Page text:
Advertisement

Unfortunately, we’re still adrift any time the story requires it to address gender, sexuality, and the exploitation of the children who are the killer’s potential victims. (Perhaps if there had been more time spent on the children themselves—their self-identification, hints of friendships between them that aren’t just about posthumous clues—then moments like “They call me Bernadette.” “What’s your real name?” would feel a lot more nuanced than they do.) It doesn’t help that so much of this is wrapped up in the obligatory procedural beats where everyone trades necessary exposition to move things along.

But this episode also has the advantage of being at a point in the investigation where the psychology is irising out as much as the camera is. The conversation about the woman who married young and then drowned her children and lost her mind in the process (she “did not form herself. Rather, society formed her”) is still a little clunky, but we understand the significance when he and Sara argue about the “raw material” for violence and the impact of upbringing—and it’s balanced alongside Kreizler’s frustrated outburst with a young patient whose cruelty hits too close to home. By the time they all gather to discuss the killer’s letter, there’s a little overdue weight to everyone’s horror.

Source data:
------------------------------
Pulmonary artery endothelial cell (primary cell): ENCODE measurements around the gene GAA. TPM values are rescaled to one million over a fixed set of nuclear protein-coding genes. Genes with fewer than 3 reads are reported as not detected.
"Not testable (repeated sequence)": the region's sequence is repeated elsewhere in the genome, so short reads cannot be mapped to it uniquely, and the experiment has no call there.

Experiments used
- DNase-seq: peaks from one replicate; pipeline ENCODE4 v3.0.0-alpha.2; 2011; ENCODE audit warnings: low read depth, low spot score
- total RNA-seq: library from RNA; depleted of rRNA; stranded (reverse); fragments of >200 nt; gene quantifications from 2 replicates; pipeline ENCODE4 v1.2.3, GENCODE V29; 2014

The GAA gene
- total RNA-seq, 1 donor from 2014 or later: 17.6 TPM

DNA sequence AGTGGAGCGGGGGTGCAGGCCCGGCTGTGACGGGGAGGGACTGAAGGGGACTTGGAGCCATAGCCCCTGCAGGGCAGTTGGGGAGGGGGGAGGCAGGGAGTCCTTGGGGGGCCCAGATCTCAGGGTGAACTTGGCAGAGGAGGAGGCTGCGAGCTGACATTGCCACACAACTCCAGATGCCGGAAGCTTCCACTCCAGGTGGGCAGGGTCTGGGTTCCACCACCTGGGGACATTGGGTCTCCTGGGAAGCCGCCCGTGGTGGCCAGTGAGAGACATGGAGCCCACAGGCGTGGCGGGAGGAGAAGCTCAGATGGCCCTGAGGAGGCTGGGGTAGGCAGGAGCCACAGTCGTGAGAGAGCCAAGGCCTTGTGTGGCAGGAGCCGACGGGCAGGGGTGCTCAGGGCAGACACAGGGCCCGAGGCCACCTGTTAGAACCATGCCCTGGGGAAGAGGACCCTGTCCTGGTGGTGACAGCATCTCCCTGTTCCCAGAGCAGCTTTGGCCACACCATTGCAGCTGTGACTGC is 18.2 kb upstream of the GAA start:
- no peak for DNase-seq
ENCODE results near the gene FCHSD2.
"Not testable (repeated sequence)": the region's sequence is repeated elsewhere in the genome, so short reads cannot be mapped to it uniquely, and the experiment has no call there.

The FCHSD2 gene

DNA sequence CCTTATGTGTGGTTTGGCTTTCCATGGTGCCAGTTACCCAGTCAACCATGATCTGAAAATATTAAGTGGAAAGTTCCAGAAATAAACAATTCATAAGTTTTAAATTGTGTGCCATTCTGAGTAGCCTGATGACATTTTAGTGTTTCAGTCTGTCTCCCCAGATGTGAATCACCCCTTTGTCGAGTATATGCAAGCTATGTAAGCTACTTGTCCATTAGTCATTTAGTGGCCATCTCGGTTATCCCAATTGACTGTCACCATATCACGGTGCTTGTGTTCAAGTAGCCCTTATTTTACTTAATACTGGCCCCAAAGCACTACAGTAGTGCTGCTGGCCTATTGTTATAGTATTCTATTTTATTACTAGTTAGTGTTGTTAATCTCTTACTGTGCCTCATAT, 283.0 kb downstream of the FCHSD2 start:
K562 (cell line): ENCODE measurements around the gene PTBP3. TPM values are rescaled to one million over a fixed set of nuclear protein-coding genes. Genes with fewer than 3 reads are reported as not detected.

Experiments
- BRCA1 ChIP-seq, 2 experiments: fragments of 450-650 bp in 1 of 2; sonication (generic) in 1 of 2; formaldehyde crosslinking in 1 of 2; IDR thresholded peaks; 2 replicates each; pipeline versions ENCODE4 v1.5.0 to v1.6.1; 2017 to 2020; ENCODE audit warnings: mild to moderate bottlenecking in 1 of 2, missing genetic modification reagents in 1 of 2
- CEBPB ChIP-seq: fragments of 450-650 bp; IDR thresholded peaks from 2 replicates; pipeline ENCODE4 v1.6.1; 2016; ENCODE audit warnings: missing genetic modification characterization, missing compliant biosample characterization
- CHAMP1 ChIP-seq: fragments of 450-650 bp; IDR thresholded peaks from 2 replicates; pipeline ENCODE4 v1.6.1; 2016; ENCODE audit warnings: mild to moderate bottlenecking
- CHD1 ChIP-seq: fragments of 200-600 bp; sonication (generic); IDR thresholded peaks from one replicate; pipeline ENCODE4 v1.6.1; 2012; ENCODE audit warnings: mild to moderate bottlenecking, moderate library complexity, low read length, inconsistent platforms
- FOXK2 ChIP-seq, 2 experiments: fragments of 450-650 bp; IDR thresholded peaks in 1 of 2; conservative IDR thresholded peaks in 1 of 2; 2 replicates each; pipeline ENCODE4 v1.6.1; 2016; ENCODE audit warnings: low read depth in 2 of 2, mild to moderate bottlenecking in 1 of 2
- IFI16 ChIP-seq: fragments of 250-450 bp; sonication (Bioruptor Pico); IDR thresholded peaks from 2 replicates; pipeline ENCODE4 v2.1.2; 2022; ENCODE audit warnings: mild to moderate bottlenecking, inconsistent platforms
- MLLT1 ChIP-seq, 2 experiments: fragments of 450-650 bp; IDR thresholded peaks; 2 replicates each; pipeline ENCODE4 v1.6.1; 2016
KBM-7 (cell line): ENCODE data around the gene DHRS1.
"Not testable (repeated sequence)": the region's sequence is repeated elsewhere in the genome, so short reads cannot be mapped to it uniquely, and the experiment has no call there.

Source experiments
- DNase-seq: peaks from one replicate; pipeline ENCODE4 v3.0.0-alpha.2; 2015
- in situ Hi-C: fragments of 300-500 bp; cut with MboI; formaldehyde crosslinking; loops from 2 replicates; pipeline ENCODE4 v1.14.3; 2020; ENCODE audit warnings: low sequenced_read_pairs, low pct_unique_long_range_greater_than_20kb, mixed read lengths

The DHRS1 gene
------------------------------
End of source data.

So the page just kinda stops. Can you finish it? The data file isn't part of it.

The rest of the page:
It’s good progress after such a rough start, and the show seems to know it. So confident is “These Bloody Thoughts” that it even introduces the man with the silver smile in its final moments, collecting the theoretical into a reality. Our crew are past discovering the profiling process itself; now, they’re beginning their hunt for a man. And this episode has all the pleasure of handling all their most significant enemies: the man with the silver smile, the passing of time, those who want the whole thing hushed up, and—to their emerging dismay—our heroes themselves. (And this isn’t limited to their understanding of their capacity for violence. We know from last episode that Kreizler coming so far as the door of the kitchen is considered a major gesture. That he goes into Mary’s room and touches her things is one of the more uncomfortable parallels between criminal and crime-solvers we’ve had yet.)

Advertisement

If future episodes can carry forward this same sense of character depth and the stylistic grace notes in the surroundings, the second half of this season has the potential to be a gripping drama. I hope it does; after seeing a glimpse of this Alienist it would be a shame to lose it.

Stray observations

  • Sean Young’s Mrs. Van Bergen looking at her dog as if for advice is the most sublime moment so far of this show, or possibly any show.